Birds Mimicking Microbursts on June 2, 1990 in Orlando, Florida
MASSACHUSETTS INST OF TECH LEXINGTON LINCOLN LAB
Pagination or Media Count:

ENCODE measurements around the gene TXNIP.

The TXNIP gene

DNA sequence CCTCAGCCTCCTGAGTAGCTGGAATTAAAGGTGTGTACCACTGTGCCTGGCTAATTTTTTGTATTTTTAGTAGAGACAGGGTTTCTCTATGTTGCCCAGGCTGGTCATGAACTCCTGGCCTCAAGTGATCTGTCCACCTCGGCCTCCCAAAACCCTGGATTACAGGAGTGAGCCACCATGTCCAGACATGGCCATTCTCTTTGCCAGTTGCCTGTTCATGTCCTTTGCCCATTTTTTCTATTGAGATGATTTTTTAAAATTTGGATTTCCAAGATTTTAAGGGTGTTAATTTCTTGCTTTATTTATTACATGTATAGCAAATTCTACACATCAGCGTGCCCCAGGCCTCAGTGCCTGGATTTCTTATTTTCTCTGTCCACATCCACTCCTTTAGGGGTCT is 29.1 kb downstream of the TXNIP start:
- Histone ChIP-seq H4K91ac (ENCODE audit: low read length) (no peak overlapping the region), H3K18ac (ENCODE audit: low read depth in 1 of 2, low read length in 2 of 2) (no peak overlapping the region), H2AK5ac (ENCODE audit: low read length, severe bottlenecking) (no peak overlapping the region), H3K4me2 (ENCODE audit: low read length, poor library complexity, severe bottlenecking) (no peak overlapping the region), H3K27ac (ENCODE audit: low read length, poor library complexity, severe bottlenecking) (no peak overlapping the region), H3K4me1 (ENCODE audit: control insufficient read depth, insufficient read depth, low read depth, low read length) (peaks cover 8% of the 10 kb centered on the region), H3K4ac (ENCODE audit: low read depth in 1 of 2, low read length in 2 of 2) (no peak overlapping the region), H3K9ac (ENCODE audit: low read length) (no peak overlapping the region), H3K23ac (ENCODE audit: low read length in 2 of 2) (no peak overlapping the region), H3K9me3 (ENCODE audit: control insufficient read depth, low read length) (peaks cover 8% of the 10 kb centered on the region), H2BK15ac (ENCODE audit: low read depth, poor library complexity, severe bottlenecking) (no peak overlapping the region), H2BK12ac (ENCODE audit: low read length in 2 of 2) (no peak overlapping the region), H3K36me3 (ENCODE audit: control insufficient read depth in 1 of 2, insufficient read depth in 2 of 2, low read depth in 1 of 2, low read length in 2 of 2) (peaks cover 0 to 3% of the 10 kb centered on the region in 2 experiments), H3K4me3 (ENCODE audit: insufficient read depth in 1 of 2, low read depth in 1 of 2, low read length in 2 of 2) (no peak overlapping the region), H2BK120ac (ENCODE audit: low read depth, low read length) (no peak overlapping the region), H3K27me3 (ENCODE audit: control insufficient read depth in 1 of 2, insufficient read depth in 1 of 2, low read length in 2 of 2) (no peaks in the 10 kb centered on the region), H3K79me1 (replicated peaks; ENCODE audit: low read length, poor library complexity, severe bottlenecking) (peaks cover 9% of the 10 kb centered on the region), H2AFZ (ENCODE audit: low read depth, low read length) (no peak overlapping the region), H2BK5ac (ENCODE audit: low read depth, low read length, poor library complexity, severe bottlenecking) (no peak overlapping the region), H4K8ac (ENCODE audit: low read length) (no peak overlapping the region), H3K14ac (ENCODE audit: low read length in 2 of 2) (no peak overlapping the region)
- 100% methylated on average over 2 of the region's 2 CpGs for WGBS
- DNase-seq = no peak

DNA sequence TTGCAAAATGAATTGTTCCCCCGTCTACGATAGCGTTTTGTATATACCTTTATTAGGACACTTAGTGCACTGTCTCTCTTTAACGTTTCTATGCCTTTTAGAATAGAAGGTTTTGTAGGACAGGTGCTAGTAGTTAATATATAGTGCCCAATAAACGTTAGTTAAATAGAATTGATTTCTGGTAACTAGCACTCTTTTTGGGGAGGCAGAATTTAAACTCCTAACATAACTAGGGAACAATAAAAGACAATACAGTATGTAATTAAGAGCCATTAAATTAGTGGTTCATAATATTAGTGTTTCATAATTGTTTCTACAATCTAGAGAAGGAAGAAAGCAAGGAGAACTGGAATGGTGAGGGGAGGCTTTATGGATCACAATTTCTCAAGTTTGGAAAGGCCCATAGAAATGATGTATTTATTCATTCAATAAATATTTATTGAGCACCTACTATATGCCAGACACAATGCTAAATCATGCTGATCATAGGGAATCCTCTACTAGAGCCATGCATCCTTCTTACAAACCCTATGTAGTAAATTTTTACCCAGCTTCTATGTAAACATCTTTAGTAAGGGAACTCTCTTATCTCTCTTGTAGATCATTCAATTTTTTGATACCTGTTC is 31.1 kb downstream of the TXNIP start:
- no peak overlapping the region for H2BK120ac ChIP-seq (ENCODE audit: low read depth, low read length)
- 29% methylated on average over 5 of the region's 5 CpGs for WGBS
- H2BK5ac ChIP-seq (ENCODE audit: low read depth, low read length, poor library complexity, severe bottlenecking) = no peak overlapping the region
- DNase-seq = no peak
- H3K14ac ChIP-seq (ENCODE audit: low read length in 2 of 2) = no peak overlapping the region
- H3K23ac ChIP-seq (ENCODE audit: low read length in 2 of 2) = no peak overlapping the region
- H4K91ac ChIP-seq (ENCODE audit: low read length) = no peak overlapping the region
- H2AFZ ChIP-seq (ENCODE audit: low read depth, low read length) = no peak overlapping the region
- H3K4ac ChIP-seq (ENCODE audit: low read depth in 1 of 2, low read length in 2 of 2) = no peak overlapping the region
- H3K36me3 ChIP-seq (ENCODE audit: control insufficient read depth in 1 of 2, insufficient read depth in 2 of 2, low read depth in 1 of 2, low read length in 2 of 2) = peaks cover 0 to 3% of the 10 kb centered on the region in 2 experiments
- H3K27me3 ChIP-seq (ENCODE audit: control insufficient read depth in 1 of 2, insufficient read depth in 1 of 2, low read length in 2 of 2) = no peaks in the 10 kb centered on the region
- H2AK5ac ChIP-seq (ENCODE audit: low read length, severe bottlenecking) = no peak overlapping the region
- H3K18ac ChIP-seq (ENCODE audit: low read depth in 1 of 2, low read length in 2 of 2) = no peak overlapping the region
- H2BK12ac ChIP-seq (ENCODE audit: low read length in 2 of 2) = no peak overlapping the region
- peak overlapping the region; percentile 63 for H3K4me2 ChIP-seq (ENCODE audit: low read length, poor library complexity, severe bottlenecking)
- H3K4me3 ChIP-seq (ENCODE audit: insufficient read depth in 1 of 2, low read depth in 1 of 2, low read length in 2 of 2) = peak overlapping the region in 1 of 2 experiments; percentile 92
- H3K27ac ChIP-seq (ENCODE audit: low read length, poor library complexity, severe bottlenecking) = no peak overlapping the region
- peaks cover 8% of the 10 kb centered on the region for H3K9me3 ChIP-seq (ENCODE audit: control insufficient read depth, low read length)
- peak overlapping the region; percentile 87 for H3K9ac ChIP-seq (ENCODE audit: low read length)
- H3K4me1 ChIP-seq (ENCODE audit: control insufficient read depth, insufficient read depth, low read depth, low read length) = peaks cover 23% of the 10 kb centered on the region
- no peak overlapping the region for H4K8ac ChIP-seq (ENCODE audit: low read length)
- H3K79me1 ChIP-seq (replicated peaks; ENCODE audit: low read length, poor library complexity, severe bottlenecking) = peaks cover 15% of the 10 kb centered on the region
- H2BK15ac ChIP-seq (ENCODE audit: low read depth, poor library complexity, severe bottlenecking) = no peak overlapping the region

During 1990 and 1991, the Terminal Doppler Weather Radar TDWR testbed collected Doppler radar measurements in Orlando, Florida in support of the TDWR Project. The main focus of the project is to develop algorithms that automatically detect wind shears such as microbursts anti gust fronts. While the primary goal of the TDWR is to detect scattering from raindrops, the sensitivity of the system allows for the detection of biological echoes as well. Previous research has shown that under certain conditions the scattering from birds and insects will lead to divergent signatures that mimic microbursts. This type, of pattern has been documented in Alabama Rinehart, 1986, Illinois Larkin and Quine, 1989, and Missouri Evans, 1990. In the Alabama and Illinois events, a divergent pattern similar to a microburst was produced when a large number of birds departed in the early morning hours from an overnight roosting site. On 2 June 1990 in Orlando, Florida, there were 11 surface divergent signatures similar to microbursts detected by the TDWR testbed radar. The maximum differential velocity of these events ranged from 11 to 36 ms, while the maximum reflectivity varied from 0 to 44 dBz. There was light rain in the area and low-reflectivity returns aloft however, the reflectivity wag more. like low-reflectivity microbursts in Denver than high-reflectivity microbursts that generally are observed in Orlando. These divergences were not detected by the microburst algorithm since the TDWR site adaptation parameters have been adjusted to avoid issuing alarms for signatures such as those on 2 June. Detailed investigation was conducted of two events to verify that these were not actual microbursts. bird burst, dry microburst, stipple, outflow prediction, reflectivity asymmetry, forcing mechanisms.
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